The developing eye of Drosophila is a well-established model for studying developmental genetic processes and growth regulation. The developmental genetic networks discovered in Drosophila are highly conserved in all animals including higher mammals. Axial patterning precedes differentiation in the Drosophila eye which begins from a ventral equivalent state. The dorsal fate is established by onset of expression of the GATA-family transcription factor Pannier (Pnr), and other dorsal-specific genes like Iroquois (Iro-C) family proteins. Our long-term goal is to understand the molecular basis of Dorsal-Ventral patterning and growth in the eye by interactions of the dorsal selector genes and growth regulatory genes. We recently identified dorsal proventriculus (dve) as a candidate for dorsal-ventral eye patterning. Preliminary data from our lab also suggests that Dve may interact with the Hippo growth regulatory pathway to control patterning and growth of the eye. We tested the interactions between Hippo pathway and dorsal-ventral patterning using the GAL4-UAS system. We tested if these pathways act independently to control eye patterning and growth or act via shared targets and regulatory interactions. In this context we wanted to address the effect of overexpressing Yki (the effector of the Hippo pathway) during larval development specifically in the dorsoventral domains of the imaginal discs using UAS-Gal4 system. We have studied effects in the wing and eye imaginal discs. Results will be discussed.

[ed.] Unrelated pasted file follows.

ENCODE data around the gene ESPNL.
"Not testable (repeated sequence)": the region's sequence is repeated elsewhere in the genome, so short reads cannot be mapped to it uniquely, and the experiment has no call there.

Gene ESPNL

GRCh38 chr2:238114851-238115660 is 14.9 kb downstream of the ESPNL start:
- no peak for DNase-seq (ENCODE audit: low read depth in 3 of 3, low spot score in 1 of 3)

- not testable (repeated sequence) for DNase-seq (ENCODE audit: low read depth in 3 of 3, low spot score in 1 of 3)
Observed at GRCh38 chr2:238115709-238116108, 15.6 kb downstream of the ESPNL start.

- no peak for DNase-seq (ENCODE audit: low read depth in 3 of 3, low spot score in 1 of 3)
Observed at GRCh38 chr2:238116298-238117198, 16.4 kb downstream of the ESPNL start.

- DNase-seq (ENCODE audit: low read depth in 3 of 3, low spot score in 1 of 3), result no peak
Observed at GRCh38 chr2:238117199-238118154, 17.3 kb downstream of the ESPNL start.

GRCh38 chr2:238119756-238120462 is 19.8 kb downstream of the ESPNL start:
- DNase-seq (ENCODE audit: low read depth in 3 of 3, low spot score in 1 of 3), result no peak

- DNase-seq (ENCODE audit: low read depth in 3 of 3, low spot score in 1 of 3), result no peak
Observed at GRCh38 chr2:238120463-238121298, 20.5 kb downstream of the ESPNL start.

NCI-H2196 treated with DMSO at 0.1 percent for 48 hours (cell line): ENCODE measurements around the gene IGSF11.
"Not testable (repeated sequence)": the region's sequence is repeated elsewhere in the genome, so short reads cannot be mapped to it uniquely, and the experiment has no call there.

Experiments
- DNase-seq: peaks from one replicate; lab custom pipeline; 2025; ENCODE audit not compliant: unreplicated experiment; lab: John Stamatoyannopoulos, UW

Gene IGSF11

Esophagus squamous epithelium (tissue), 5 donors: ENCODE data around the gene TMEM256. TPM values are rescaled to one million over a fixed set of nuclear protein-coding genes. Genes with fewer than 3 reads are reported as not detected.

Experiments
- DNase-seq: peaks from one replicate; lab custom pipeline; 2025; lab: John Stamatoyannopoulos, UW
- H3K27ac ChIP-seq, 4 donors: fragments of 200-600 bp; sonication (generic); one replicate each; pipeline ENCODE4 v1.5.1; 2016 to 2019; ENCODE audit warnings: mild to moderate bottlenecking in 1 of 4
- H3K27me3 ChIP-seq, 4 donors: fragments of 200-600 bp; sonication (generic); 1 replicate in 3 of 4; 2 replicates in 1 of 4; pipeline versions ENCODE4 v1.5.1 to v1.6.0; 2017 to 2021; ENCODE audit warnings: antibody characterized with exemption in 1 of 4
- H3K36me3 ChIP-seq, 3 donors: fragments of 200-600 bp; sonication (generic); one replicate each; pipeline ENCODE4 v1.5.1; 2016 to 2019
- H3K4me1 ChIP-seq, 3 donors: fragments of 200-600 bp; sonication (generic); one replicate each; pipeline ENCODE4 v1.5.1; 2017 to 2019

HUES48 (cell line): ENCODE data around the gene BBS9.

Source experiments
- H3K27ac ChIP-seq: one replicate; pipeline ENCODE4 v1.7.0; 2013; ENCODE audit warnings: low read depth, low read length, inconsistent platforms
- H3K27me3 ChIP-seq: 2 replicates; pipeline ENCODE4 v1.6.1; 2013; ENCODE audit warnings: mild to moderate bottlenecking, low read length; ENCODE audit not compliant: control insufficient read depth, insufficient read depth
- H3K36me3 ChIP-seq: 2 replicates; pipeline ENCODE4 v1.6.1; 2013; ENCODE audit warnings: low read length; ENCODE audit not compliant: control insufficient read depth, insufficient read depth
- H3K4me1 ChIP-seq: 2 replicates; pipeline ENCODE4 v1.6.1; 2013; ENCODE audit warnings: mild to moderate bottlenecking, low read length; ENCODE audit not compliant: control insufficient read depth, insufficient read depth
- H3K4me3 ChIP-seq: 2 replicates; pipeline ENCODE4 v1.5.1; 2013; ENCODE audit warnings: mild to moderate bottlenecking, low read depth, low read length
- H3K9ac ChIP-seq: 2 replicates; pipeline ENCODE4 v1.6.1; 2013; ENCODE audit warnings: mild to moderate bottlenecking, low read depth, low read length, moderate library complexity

Charlotte Rose Kenneally